Fermented foods and beverages continue to grow in popularity with consumers, but let’s take a step back and return to basics.
Fermented foods and beverages continue to grow in popularity with consumers, but let’s take a step back and return to basics. What are fermented foods, and what benefits do they offer? They’re often praised for an abundance of health benefits, unique flavor profiles, and they’re now easier to find than ever. You’ll see kombucha on tap in bars, sourdough bread loaves piled high in local cafes, and more varieties of yogurt and sauerkraut than you can count in the grocery store.
First things first, let’s talk about what fermentation actually is.
To put it simply, fermentation is a metabolic process that takes place in an anaerobic environment (without oxygen.) An army of yeast and bacteria convert carbohydrates into natural preservatives like acids and alcohol. What you’re left with are foods that have been changed into more nutritious versions of themselves and are able to be stored for much longer time periods without spoiling. This process also inevitably changes the flavor of foods giving them stronger, tangier, and more sour flavors. That’s why some of our favorites like beer, yogurt, sauerkraut, sourdough, pickles and kombucha all have sharp, distinctive flavors — it’s a result of different kinds of fermentation processes.
There are actually three main types of fermentation processes. Let’s do a quick review of each one:
Lactic Acid Fermentation: Also known as lactate or lacto-fermentation, this type of fermentation is used to make many common foods like sourdough, yogurt, kimchi and cheese. It’s said to be one of the healthiest types of fermentation, because lactic acid aids with blood circulation, supports pre-digestion, and enhances pancreatic function. This process relies mostly on the growth of specific bacterias. (IE: Lactococcus ssp., Lactobacillus ssp., or Lactobacillus acidophilus. if you were curious.)
Alcoholic Fermentation: Alcoholic fermentation occurs when microorganisms convert carbohydrates to alcohol. This process relies mostly on the growth of [Saccharomyces] yeasts, and it’s how we get beverages such as kombucha, wine, beer, and spirits.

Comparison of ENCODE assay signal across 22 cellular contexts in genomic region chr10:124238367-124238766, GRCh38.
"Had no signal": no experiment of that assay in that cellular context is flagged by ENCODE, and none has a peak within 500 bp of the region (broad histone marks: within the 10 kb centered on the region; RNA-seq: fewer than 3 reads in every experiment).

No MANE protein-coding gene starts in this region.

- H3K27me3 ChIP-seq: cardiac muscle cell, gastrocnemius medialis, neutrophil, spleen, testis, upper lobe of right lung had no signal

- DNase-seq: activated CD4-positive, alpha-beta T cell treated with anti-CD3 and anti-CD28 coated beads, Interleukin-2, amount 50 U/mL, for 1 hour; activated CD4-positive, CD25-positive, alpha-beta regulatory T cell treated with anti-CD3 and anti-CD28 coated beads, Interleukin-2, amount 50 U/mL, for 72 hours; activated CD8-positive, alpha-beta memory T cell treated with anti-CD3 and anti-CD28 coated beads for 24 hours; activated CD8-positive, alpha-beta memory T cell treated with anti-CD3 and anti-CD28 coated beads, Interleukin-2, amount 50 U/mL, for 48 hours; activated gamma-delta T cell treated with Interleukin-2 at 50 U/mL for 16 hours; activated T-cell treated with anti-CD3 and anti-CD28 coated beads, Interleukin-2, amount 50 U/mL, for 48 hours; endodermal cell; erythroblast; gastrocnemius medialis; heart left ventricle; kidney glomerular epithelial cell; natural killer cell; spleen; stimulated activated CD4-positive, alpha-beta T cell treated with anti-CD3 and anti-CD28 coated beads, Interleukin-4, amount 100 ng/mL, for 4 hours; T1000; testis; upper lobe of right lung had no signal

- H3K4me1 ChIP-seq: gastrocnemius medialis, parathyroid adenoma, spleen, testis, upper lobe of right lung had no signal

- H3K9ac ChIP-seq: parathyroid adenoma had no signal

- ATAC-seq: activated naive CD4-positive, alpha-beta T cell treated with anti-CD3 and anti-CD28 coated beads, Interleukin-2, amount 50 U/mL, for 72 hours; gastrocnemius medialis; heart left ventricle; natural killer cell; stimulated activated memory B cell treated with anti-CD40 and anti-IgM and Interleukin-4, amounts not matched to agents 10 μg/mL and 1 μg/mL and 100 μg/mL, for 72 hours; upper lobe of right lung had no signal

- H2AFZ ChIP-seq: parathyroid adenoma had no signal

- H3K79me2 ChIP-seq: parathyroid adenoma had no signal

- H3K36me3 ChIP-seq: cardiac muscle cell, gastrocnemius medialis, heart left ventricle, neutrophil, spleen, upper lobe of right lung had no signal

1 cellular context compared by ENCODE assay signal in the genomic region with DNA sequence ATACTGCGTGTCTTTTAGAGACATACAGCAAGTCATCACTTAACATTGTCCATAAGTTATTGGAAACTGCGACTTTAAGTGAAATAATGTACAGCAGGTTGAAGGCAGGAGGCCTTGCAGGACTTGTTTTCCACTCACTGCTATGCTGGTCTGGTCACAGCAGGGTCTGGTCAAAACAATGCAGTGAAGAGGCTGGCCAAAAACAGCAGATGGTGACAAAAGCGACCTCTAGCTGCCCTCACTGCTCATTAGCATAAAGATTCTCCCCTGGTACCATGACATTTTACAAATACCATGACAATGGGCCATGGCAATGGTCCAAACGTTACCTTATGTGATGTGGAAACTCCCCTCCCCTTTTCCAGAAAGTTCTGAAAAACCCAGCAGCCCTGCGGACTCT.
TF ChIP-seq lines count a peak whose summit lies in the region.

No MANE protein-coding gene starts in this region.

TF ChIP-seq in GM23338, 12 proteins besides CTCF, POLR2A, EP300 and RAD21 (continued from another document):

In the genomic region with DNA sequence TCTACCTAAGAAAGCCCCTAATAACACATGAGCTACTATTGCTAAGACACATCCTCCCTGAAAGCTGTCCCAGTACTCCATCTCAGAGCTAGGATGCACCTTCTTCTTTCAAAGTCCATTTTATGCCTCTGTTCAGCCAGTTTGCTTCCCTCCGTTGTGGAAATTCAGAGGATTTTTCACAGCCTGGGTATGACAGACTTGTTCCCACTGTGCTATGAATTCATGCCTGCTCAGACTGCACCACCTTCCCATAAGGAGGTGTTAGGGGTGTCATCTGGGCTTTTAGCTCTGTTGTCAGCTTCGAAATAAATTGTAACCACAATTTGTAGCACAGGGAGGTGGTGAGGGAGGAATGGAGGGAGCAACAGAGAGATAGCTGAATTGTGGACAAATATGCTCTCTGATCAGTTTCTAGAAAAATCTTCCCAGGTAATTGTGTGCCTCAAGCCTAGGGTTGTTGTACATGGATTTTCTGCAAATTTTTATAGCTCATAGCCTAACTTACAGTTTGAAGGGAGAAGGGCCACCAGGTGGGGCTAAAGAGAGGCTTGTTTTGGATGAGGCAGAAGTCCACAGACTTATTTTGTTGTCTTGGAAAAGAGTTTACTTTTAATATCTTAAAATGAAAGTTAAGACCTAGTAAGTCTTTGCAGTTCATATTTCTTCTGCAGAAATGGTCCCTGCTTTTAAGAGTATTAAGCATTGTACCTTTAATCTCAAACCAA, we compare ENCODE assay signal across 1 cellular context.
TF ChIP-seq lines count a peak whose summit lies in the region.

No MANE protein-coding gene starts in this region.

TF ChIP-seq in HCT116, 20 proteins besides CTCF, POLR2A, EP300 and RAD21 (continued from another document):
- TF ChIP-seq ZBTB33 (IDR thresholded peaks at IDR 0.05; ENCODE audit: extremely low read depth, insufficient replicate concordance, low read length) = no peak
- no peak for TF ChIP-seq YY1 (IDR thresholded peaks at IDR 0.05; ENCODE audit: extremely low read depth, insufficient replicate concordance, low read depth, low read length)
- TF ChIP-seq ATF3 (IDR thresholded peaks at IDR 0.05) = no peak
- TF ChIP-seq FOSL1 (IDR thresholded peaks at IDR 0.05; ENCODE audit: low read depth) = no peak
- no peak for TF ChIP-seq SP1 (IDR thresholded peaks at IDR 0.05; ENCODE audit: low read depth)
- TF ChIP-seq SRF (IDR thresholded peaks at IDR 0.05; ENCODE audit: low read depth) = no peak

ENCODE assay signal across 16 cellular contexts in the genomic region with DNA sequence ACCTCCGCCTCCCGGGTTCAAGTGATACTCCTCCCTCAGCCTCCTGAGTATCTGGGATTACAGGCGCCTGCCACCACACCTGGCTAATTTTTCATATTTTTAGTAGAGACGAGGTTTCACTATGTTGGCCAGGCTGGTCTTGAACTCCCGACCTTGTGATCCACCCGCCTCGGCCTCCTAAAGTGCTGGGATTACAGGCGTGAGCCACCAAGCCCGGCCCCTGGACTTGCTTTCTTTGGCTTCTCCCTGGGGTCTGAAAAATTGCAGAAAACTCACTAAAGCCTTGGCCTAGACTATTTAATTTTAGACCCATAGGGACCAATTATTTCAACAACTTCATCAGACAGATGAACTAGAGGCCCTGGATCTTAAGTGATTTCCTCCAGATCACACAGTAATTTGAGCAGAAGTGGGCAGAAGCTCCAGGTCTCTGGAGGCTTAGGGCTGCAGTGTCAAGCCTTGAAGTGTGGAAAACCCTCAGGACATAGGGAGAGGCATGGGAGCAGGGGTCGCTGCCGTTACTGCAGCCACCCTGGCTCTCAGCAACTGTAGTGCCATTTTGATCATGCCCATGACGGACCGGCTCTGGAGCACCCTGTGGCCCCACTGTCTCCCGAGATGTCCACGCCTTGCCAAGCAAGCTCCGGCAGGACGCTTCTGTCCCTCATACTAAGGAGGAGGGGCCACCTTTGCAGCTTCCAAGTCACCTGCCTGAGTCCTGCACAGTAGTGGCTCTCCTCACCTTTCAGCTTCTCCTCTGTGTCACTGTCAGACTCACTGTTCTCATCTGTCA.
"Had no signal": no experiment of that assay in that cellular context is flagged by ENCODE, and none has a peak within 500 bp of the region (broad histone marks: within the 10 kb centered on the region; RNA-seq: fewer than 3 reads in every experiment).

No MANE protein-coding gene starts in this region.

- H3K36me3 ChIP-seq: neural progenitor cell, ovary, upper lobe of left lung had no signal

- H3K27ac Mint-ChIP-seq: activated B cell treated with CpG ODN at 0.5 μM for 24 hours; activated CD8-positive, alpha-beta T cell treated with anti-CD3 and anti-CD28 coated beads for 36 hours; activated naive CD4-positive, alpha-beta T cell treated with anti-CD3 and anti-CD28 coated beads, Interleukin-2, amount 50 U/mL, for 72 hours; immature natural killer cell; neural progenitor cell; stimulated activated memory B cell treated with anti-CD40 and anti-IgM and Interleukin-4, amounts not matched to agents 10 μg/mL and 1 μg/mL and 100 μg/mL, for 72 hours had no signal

Acetic Fermentation: This type of fermentation takes place when alcohol is exposed to air and is converted into acetic acid. We all know it as vinegar!
If you want to do a little science experiment in your kitchen, leave raw apple cider at room temperature for a few days and watch it as it begins to ferment. After a few days, wallah! You’ll have some pretty potent apple cider vinegar on your hands.
The magic of kombucha fermentation
Since kombucha is our favorite fermented food, we wanted to touch on its fermentation process and history in more detail. While its fizzy personality and flavor is a big part of the reason why consumers love kombucha so much, the science behind how it’s fermented is a close second. Kombucha is fermented in a two-stage fermentation process. It’s unique because kombucha uses a starter culture known as a SCOBY (Symbiotic Culture Of Bacteria and Yeast) combined with sweet tea to kick start two processes.
The yeast converts sugar to alcohol under controlled conditions. After that, the bacteria convert most of this alcohol into acetic, gluconic, glucuronic and other organic acids. During both of these processes, the yeast and bacteria feast and multiply. And there you have it — kombucha!
Back to the beginning: The history of fermentation